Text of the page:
You are here
Politicians To Pow-Wow Over Lawyers’ Law
GEORGE TOWN, Grand Cayman (CNS) -- The premier has extended an olive branch to the opposition benches and asked them to sit down in private on Monday to try and reach consensus on the key provisions of the Legal Practitioners Bill before resuming the debate on the law in parliament on Tuesday, and he said all members had agreed.
The proposed amendments to the existing lawyers’ law has caused increasing controversy over the last few weeks, as independent opposition members have railed against the government and the local legal profession, making increasingly wilder allegations in relation to it.
These include claims that law firms hired private eyes to follow MLAs to discredit and intimidate them, and that the financial services minister cannot present the bill because he is part owner of a law firm building and therefore conflicted.
With such accusations flying, the independent members on the opposition benches have become increasingly enraged about the possibility that the law will pass.
Although Premier Alden McLaughlin has enough MLAs on the government benches to force the law through without regard to the concerns raised, he is trying to get consensus so that the bill can be passed with support across the parliamentary floor. In a short comment Friday evening, he said that the debate in the LA Thursday by the members currently opposed to the law demonstrated that most members share the main objectives government has for wanting this legislation to pass.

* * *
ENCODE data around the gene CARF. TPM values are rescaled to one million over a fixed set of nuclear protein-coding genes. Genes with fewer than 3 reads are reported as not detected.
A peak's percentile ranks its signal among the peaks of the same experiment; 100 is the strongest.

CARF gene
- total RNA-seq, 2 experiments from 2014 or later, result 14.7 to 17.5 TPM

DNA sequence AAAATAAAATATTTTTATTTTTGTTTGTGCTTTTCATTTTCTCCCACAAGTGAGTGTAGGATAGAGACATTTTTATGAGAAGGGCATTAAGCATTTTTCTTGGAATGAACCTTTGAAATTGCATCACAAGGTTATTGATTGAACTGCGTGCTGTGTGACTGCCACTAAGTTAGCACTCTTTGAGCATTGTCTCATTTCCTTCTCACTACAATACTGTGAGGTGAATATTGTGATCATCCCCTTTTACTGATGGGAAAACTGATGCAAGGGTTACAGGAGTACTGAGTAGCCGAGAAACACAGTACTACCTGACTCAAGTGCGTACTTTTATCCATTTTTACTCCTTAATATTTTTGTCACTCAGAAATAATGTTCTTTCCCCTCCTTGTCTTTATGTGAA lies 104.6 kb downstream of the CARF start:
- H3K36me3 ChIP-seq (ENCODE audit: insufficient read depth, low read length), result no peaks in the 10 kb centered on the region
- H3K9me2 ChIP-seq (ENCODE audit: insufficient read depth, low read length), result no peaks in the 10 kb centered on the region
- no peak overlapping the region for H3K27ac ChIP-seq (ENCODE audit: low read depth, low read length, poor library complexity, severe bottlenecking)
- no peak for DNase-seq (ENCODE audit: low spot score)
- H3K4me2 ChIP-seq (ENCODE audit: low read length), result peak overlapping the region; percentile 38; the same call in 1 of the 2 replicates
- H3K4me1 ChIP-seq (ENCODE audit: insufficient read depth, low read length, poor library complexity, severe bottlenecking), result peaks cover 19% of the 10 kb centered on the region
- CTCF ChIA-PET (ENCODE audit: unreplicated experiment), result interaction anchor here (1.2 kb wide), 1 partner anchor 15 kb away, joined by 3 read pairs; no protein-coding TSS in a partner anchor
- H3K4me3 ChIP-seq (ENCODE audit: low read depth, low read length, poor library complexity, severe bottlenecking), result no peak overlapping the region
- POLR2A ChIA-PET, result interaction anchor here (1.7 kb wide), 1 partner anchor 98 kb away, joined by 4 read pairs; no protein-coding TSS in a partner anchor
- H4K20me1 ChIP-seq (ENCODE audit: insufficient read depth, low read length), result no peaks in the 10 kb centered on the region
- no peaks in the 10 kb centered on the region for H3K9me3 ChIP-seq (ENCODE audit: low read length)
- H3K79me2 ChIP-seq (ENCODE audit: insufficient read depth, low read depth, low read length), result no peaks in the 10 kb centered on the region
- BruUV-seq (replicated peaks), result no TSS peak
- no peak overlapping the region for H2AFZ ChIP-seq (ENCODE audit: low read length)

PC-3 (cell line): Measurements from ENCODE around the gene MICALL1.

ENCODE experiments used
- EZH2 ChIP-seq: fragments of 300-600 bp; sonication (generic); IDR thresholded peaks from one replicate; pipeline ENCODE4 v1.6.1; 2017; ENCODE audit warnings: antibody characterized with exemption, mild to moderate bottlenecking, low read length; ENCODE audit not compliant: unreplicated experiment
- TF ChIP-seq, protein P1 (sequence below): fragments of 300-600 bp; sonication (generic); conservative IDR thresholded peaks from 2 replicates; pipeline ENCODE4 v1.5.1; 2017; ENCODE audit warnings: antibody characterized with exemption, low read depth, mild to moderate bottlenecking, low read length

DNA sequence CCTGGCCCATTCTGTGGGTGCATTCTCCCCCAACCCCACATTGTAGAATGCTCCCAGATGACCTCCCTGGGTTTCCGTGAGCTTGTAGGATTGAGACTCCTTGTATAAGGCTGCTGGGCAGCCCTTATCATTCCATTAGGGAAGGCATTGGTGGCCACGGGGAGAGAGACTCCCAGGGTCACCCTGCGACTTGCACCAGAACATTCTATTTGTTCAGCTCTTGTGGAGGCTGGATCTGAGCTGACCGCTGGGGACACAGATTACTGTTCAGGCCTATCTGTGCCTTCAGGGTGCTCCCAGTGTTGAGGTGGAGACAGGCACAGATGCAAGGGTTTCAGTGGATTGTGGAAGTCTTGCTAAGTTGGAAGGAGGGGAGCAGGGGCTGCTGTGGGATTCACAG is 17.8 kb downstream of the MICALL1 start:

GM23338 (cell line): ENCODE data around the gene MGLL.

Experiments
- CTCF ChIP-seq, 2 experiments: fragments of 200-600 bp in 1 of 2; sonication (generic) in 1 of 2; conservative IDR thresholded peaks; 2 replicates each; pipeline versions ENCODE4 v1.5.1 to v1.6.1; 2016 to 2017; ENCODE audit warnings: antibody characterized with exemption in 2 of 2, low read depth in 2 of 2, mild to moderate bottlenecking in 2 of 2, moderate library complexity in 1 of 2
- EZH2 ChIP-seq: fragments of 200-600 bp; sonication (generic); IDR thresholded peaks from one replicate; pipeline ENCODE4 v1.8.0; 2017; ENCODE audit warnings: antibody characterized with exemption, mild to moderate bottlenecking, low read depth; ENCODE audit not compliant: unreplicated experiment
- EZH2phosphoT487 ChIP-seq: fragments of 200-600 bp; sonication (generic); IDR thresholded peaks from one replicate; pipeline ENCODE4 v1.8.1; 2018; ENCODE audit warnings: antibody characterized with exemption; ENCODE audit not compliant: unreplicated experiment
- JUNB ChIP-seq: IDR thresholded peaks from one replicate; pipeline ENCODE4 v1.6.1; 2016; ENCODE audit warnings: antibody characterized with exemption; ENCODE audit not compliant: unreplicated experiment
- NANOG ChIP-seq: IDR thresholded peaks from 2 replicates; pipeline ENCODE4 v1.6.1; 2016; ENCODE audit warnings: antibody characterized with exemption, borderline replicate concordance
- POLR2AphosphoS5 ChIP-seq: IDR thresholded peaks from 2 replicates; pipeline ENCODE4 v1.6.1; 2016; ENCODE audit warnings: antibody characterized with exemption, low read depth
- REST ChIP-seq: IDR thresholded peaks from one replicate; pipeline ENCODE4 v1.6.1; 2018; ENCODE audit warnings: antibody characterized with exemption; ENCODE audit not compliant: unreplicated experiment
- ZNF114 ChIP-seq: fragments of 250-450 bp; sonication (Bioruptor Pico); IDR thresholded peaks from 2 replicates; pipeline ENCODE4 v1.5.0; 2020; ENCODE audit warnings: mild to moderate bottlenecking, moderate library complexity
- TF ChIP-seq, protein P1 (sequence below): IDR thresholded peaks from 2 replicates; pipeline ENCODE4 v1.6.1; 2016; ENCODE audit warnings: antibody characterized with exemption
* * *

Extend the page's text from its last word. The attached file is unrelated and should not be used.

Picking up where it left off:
“My objective is to succeed where two previous administrations have failed by giving the Cayman Islands a modern legal practitioners law. This must be a law that regulates the legal profession, supports and promotes the wide range of legal services provided by Cayman practitioners and encourages employment, training and opportunities for advancement of Caymanian attorneys,” he said. “Following the debate by most members of the opposition yesterday, it now appears that all members of the House, government, official opposition and independent opposition share this objective.”
Financial Services Minister Wayne Panton began presenting the bill Wednesday afternoon, and as he outlined the intentions of the bill, he said he was seeking “to defy the odds which have prevented for many years the critically important bill relating to the modernisation of the practice of Cayman Islands law”.
He said it was meant to regulate the practice of Cayman law, wherever it is practiced and to create fair opportunities for Cayman lawyers.
The three main goals are to create a modern platform of regulations so Cayman can fall in line with international standards and get through the review by the Caribbean Financial Action Task Force (CFATF) later this year, to tackle the problem of the law being practiced overseas without oversight, and help in the development of local attorneys and put an end to inequities and discrimination.
Panton went into great detail about the law but also made it clear that this is not a one-time deal that will last forever; if the fears some people have that it is not going to solve all the problems are realized, it can be amended like any other piece of legislation.